It is with deep regret that I convey to you the sad news of the passing away of our beloved teacher and good friend Professor Michael Hahn. After a prolonged illness this distinguished scholar left us peacefully in the evening of July 12, 2014. For almost two decades from 1988 till 2006 Professor Michael Hahn held the chair of the Department of Indology and Tibetology at the University of Marburg, where he fostered many students and contributed numerous books and articles. Even to the very last days of his fruitful life, despite the impediments of his illness, he was always keen to promote scholarship and generously shared his vast knowledge. We will all dearly miss him. A small memorial service will be held today at 5 p.m. in the St. Elisabeth-Hospiz in Marburg. At present arrangements for a funeral service at his birthplace in Otterndorf are being made.
A Personal Homage to Michael Hahn (1941-2014)
I am grateful to have the opportunity to convey a few words in memory and in honor of an esteemed colleague and dear friend, the late Prof. Dr. Michael Hahn.
Michael Hahn showed a remarkable diversity of talents and interests already in his youth. Born in 1941 in Otterndorf, a small town on the northern coast of Germany, he was an enthusiastic piano player from a young age and this love stayed with him till the end of his life. One of the last times we met, in 2012, he treated us, his guests, to a wonderful recital of Mozart and Beethoven in his living room.
His university studies at Göttingen, Hamburg and Bonn (between 1960 and 1968) included such multifarious fields as mathematics, Sanskrit, psychology, musicology, Tibetan and Mongolian. I think we can find echoes of all these various academic disciplines and approaches throughout Hahn’s work.
His immense contribution to South and Central Asian literary studies, and to Tibetan linguistics is of course obvious. Mathematics I see in the thorough systematics and uncompromising precision which is typical of all of his publications. Psychology is present in many of his discussions of –for instance— poetical tropes and metaphors in narrative or lyrical literature which so often speak of the peculiarities –both strengths and weaknesses— of human nature. Even musicology and his love of music I see reflected, for example in his work on chandas, ‘metrics’, which of course dictates the ‘musical’ rhythm and melody of poetry.
As successor to Wilhelm Rau (1922-1999), Michael Hahn was professor of Indology and Tibetology at the Marburg University from 1988 to 2007. During these years he produced groundbreaking explorations of a number of Indo-Tibetan literary fields, notably poetical metrics, didactical narrative, Buddhist plays and hymns. Both Indian and Tibetan studies owe him a great debt for the wealth of textual materials he has made accessible, with uncompromising precision in its presentation and analysis.
Michael was not merely a huge source of knowledge and information, he also was a tremendous inspiration to his students and colleagues alike. To phrase it in Buddhist terms: he had no ācāryamuṣṭi, no ‘clinched fist of the teacher’. In other words, he did not withhold knowledge or insights, but shared this freely with those sincerely intent on a thorough exploration of these often abstruse literary fields. So he was not only the Marburg Mahāpaṇḍita par excellence, but I have always regarded him also –to remain in the Buddhist idiom– as a true Kalyāṇa-mitra in academia.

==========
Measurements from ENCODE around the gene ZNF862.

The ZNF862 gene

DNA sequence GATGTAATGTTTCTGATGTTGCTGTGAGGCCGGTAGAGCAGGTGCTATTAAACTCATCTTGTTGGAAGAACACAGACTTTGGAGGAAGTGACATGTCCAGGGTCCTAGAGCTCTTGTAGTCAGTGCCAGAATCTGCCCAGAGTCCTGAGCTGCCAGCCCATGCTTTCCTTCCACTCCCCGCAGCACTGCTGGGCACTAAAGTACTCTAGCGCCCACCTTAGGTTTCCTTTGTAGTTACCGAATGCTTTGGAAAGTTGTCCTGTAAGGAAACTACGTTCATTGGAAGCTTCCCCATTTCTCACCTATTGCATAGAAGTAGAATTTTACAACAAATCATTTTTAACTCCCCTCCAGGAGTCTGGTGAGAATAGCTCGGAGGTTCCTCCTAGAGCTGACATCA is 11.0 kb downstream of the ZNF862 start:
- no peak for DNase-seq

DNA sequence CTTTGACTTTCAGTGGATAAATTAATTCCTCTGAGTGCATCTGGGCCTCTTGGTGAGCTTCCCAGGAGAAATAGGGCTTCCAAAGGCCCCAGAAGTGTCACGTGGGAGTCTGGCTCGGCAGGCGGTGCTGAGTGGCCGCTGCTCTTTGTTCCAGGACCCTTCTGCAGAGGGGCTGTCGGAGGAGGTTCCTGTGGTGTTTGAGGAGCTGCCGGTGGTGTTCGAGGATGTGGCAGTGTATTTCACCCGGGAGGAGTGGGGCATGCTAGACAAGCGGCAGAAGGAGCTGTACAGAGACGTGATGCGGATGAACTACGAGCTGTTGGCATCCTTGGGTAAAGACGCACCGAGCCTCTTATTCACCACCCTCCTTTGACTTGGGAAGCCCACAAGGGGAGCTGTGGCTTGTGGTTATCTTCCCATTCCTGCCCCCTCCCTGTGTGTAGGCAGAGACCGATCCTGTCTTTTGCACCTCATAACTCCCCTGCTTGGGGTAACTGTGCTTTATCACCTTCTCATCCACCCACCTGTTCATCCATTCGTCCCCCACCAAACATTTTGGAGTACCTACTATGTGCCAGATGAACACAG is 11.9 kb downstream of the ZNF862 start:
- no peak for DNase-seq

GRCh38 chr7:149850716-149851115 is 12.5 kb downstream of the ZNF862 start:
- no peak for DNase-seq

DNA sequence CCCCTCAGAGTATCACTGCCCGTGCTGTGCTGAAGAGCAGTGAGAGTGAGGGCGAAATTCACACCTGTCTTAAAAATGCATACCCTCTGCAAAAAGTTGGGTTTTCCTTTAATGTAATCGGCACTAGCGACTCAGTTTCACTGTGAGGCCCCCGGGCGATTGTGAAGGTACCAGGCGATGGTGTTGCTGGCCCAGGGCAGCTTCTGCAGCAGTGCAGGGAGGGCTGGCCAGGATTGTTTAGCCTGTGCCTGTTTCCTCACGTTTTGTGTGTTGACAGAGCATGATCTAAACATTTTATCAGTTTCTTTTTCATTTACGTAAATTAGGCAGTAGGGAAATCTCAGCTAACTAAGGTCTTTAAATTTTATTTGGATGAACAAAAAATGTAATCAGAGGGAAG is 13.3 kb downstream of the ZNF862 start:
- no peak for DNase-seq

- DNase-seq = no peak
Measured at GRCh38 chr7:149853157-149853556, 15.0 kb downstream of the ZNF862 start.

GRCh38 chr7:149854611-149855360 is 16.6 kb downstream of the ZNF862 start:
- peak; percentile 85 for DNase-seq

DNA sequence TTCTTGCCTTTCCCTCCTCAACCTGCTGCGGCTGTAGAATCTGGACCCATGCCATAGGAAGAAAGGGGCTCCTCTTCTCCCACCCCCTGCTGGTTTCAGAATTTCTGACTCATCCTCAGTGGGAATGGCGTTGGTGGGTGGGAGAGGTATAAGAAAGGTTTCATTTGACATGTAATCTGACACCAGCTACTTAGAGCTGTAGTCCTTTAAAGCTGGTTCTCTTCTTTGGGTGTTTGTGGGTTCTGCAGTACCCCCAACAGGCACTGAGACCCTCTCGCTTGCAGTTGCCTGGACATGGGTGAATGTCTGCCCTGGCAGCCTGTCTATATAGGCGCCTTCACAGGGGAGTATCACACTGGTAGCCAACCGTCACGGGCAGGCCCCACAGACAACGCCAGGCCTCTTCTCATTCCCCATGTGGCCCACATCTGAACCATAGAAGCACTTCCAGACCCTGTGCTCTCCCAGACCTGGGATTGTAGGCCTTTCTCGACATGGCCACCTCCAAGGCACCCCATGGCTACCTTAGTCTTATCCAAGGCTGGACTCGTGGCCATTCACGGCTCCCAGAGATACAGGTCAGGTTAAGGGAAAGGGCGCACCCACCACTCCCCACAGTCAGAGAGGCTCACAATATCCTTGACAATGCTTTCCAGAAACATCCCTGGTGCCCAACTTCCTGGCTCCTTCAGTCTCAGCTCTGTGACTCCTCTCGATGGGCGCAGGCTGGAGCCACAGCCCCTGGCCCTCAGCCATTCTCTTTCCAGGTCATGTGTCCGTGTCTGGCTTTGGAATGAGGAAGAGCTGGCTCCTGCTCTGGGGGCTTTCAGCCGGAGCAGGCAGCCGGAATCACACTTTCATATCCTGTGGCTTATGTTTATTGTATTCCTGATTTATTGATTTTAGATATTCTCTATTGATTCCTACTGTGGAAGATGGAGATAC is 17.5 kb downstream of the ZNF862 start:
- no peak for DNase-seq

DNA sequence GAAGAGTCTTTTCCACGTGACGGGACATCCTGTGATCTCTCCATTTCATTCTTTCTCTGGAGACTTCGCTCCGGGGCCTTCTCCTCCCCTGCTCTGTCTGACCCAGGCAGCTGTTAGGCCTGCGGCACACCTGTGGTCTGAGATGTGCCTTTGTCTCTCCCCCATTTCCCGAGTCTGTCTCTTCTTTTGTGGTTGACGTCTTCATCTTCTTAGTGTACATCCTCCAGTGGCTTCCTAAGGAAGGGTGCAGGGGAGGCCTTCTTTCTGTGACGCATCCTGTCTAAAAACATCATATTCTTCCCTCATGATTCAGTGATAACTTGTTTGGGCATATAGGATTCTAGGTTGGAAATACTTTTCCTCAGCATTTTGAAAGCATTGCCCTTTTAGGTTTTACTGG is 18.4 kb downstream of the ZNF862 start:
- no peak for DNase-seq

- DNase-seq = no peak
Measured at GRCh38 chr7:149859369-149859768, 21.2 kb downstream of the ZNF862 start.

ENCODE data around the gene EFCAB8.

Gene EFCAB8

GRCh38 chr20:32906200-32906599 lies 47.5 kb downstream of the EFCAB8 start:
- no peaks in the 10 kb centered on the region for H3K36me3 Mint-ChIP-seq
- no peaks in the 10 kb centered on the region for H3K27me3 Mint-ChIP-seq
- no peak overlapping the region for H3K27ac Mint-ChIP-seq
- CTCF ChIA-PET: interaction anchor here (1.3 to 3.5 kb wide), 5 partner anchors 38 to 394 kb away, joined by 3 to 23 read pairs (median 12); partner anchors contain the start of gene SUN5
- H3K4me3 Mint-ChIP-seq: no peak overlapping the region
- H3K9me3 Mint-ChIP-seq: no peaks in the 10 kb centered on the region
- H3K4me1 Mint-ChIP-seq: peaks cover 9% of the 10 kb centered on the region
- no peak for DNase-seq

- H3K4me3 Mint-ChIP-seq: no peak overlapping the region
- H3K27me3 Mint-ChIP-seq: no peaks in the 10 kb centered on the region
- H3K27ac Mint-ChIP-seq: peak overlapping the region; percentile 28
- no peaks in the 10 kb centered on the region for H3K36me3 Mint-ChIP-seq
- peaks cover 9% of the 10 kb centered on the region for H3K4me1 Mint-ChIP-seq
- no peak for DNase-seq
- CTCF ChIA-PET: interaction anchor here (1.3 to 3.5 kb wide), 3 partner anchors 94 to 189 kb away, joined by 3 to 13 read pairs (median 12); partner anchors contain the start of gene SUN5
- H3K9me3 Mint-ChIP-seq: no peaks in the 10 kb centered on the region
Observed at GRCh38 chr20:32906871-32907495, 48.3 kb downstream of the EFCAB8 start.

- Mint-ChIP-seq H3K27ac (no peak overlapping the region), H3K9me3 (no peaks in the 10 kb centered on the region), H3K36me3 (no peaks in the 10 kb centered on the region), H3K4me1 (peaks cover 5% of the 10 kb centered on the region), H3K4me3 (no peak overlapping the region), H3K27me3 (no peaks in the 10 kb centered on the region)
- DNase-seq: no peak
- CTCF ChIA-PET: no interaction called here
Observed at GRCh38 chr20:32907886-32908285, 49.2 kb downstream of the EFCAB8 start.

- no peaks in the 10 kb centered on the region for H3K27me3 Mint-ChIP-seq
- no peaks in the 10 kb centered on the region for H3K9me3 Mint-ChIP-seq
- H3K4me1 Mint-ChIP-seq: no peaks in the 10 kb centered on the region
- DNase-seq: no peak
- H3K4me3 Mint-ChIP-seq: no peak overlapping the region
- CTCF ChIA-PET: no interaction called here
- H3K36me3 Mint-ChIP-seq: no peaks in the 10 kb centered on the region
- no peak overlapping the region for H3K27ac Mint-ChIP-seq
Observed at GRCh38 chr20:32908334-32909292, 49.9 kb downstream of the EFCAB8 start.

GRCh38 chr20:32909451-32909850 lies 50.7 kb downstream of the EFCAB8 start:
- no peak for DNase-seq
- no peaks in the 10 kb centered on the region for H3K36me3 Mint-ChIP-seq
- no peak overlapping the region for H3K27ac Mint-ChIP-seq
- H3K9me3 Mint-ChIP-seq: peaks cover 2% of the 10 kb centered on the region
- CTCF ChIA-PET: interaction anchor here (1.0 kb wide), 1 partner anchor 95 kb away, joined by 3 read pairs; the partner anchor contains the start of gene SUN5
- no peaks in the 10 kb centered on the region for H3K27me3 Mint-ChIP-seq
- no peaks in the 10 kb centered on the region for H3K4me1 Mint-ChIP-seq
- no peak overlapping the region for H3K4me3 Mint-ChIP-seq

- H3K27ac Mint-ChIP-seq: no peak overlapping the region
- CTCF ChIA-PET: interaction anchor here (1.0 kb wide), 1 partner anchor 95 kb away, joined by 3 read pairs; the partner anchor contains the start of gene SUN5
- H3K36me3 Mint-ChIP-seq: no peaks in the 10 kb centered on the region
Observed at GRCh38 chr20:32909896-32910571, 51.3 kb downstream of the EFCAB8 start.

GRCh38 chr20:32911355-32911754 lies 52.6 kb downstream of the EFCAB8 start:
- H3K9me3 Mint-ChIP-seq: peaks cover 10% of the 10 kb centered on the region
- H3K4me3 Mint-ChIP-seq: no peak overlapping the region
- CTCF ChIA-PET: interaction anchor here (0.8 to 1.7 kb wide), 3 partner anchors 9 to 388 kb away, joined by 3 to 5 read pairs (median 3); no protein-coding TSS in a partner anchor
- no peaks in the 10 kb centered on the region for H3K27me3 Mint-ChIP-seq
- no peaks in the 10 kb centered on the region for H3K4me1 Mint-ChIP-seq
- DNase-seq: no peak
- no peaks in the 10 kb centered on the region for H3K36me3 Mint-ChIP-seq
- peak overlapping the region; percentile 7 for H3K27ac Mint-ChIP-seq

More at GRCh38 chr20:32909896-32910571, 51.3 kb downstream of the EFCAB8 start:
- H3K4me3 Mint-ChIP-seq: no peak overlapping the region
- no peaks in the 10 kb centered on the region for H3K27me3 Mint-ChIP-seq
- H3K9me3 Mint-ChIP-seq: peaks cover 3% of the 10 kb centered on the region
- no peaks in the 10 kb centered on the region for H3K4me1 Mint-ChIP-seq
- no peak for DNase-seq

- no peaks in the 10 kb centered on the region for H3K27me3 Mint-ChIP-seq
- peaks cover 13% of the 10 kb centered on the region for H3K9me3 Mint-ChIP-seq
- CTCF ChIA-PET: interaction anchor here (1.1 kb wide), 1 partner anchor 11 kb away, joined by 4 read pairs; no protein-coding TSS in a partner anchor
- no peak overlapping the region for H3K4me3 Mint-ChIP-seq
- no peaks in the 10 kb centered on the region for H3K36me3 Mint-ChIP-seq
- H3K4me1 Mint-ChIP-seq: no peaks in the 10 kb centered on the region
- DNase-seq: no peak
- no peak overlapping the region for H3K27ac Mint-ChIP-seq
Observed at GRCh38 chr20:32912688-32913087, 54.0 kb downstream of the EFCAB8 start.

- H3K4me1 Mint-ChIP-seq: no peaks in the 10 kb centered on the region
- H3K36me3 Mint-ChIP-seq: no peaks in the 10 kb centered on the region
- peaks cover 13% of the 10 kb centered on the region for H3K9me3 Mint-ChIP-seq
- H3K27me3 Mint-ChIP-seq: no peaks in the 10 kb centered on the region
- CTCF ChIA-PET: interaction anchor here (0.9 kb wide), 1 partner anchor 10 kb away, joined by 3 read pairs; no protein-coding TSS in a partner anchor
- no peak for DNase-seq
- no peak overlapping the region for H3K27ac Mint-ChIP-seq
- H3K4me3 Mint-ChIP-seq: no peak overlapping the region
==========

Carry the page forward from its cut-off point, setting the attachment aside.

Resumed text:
I have used Hahn’s textbook of classical Tibetan as the main tool ever since I started teaching Classical Tibetan at Leiden University in 1987, and I still use it to this day. Needless to say that it was a thrill for me to meet Michael in person for the first time at a conference in the 1990s. I sensed that quite a few colleagues were in awe of his rather strict and rigorous outward appearance, but I –and many with me— have admired and appreciated the magnanimous way in which he shared his vast expertise, and the warm heart that lived within him.
Actually the very first paper I heard him deliver was a real eye-opener for me. He spoke on the etymology of one Tibetan word: gtsug-lag, ‘science / sacred literature’.* Anyone familiar with Tibetan literature will have encountered this term countless times. I had occasionally wondered briefly about its etymology, but did not give it serious attention and moved on. It is the kind of term one takes for granted. But Michael didn’t. He really set his teeth in it and came up with an etymological analysis that went against traditional views, yet was perfectly logical and consistent, lucidly argued and entirely convincing to me.
During my numerous visits to the Marburg Indology department I was invariably struck by the welcoming and warm atmosphere, yet at the same time intensely serious and focused spirit that pervaded the institute. And it was perfectly clear that Michael stood at the heart of this, that he was the true moving and inspiring force behind this.
To those truly committed to acquiring a well-founded and comprehensive understanding of the Indo-Tibetan literary heritage Michael offered exemplary integrity and accuracy. He did so to those who met him in person. He does so today still in his many publications and indirectly through his students and all others he inspired and taught by example. Let us remember the scholar and the man Michael Hahn in fond recognition.
Peter Verhagen (Leiden University Institute of Area Studies, The Netherlands)
* Paper read at the 7th IATS seminar in Graz 1995, and published as: M. Hahn (1997).’ À Propos the Term gtsug lag’, PIATS 7 Wien, vol. 1.